20
Jun
2020

Internet Woes.

I’ve had it with Zoom.  It’s slow to connect, there’s no synchronisation, the sound’s poor and the heads that pop up on the screen are all at funny angles. If they look at the camera when they speak, that’s a blessing, but you have to take your eyes off your own screen to do that yourself. Forget body language – the nod, the yawn, the foot shuffle; you won’t see any of that. Even to get started there’s the code to remember, the login details, the name of the group you’re supposed to be zooming.

So you get it set up at the appointed hour, with the camera showing your pleasing profile in front of a tastefully stacked bookshelf, with not too much light coming through the curtains, but not too little either, and the webcam precariously balanced on a side shelf, next to the cold cup of tea you never drank, and you wait for the meeting to start. Is your microphone on? Can you hear the voice of the person or people you’re calling? Why is the volume so low? You twist the knob with the blue flashing light, and it becomes slightly louder. In desperation you reach for the earphones. The headset delivers clear perfect sound at the right volume. But now no-one else can hear your conversation, or rather they can hear yours but not the person on the other end. You press the Zoom bar, and it tells you it’s starting up.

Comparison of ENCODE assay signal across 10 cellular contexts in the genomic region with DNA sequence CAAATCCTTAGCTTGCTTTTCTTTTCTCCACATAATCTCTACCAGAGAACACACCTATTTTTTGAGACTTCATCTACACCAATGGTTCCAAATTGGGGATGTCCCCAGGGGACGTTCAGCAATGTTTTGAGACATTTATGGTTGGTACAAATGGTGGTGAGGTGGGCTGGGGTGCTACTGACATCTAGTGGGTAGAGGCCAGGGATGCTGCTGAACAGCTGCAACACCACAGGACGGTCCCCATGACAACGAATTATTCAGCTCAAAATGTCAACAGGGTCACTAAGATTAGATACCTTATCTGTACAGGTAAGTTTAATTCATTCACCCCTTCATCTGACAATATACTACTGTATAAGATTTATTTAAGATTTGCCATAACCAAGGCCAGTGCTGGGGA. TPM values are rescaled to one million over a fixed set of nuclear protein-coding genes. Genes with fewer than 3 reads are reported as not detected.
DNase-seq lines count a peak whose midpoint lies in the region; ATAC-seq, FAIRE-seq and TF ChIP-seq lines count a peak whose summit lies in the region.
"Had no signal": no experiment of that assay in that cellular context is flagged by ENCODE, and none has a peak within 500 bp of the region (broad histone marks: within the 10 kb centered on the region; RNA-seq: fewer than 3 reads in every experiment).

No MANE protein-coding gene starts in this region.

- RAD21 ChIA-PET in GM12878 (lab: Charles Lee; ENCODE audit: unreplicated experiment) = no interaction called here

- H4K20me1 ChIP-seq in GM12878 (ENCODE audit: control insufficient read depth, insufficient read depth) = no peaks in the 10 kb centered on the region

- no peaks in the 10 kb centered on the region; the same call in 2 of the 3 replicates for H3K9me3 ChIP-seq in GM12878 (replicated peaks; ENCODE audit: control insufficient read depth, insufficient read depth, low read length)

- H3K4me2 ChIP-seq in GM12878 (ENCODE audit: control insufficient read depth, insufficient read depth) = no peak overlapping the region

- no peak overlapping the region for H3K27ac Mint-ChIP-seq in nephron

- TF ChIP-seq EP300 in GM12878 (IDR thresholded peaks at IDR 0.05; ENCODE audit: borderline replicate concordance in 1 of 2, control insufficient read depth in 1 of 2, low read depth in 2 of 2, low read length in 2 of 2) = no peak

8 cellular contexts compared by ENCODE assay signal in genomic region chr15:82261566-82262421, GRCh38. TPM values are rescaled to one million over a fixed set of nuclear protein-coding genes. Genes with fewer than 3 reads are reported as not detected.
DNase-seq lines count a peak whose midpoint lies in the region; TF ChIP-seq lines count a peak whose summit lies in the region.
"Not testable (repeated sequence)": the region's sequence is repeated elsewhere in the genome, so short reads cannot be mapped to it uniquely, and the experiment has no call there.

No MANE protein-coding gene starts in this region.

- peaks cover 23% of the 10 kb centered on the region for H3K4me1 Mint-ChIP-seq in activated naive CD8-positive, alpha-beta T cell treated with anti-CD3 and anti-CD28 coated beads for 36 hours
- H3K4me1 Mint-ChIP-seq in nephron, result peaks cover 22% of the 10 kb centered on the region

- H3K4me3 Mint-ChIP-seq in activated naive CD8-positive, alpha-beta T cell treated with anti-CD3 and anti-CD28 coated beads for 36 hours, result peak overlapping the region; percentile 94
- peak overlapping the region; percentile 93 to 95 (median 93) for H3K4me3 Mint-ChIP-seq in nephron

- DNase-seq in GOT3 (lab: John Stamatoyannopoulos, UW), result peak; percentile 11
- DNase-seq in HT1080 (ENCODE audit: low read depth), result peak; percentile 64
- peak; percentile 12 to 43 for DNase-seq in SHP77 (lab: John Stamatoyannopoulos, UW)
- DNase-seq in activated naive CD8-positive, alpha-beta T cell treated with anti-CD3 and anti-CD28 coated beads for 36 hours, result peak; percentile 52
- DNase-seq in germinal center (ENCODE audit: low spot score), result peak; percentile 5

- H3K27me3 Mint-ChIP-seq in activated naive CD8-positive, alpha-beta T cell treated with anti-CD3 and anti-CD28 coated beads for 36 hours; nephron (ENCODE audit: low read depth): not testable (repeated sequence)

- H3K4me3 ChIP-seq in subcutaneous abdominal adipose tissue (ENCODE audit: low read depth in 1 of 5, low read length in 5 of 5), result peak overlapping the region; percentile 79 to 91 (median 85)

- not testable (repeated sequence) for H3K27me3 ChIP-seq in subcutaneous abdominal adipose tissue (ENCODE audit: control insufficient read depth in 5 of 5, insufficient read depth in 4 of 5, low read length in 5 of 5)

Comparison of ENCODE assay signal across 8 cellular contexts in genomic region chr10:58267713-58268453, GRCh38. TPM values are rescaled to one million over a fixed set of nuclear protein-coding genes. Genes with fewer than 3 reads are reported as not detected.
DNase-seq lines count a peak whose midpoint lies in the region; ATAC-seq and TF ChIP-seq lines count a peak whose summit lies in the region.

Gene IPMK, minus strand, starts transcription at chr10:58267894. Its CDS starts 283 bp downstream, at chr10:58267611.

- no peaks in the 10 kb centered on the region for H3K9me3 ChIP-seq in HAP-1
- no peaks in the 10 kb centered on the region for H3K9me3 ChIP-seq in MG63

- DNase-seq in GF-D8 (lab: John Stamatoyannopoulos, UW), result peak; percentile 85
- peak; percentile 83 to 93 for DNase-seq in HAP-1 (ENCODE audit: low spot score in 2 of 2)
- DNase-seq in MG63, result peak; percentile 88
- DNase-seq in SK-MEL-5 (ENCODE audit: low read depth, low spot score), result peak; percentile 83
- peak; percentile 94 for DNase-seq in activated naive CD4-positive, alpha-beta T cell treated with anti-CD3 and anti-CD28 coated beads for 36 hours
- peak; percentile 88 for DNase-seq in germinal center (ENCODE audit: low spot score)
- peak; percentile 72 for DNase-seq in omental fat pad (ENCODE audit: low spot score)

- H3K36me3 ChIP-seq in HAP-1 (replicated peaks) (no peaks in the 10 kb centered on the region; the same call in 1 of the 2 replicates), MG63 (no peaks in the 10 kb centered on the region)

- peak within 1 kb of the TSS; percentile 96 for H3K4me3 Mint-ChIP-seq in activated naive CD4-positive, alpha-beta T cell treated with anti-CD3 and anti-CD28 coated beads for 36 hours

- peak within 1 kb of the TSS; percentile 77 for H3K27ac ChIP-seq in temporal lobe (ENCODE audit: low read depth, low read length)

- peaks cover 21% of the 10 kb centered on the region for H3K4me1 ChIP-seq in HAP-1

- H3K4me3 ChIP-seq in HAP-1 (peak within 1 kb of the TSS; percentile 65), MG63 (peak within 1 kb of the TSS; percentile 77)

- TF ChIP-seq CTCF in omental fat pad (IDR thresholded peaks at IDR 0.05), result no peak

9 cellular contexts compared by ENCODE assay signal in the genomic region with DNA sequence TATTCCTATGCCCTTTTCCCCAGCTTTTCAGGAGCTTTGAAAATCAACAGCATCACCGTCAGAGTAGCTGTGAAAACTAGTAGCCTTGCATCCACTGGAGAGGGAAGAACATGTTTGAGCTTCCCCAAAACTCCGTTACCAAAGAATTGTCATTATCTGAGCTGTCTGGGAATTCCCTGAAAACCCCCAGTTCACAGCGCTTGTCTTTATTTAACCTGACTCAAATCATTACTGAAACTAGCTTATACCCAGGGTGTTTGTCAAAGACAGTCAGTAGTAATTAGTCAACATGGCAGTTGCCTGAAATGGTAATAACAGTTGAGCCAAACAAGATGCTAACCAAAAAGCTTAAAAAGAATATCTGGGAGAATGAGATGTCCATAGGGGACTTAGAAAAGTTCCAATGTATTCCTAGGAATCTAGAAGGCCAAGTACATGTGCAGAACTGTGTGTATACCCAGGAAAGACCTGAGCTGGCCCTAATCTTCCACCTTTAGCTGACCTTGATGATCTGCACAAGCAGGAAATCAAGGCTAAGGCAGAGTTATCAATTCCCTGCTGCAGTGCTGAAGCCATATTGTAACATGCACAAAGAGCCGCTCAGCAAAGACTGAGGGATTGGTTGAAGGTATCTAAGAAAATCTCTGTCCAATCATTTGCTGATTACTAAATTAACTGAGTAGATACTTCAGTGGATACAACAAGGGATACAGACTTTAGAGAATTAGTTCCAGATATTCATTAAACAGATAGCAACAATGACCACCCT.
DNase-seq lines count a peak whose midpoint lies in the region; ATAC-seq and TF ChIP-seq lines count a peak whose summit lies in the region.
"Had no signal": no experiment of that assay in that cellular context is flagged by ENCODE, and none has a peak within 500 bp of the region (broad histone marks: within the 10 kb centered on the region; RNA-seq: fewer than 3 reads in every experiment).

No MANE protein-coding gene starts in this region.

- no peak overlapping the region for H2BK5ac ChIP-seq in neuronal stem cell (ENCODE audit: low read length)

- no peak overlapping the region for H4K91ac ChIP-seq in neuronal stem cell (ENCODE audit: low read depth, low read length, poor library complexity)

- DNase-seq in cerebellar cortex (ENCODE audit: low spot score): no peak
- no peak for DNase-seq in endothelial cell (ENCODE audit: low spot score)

Then it asks for a password for the meeting. Do you have one? You may have to scroll back through emails to find the one they sent you with the password in.

Suddenly eight mini screens appear with a face in each one. These are your friends. Supposed to be. But they look different. You want to greet one of them. ‘Mute your mike!’ is shouted in your ear. Your comments appear unheard.

One of them speaks and their picture fills the screen. You finally hear what they have to say. If you remember to unmute your mike you may even get to answer, but by this time you’re bored and tired of feeling inadequate.

One to one telephone conversations are better than this.

The missing body language of the other group members on Zoom leaves you, as participant, none the wiser. Communication is fractured, slow, dependent on erratic internet or broadband performance, technology failure, my ancient equipment.

Too much is missing. The smell of fear. The invisible cat interfering with the microphone in someone else’s living room. The group leader’s impatient foot tapping. We are all together on the screen, but we are all separate in our various homes. This is not ideal. Conclusions elude us; we remember or forget to mute or unmute our mikes, pictures held to the camera appear like large jellyfish swimming upwards in an inland sea. The camera still watches me from the corner.

I exit Zoom. I have a flashback to a childhood birthday party I couldn’t go to because I had measles. It’s to do with disappointment. There’s someone out there having fun, a fine time, conversations – but I’m not involved. It’s all out there, somewhere, and Zoom hasn’t helped me find it.

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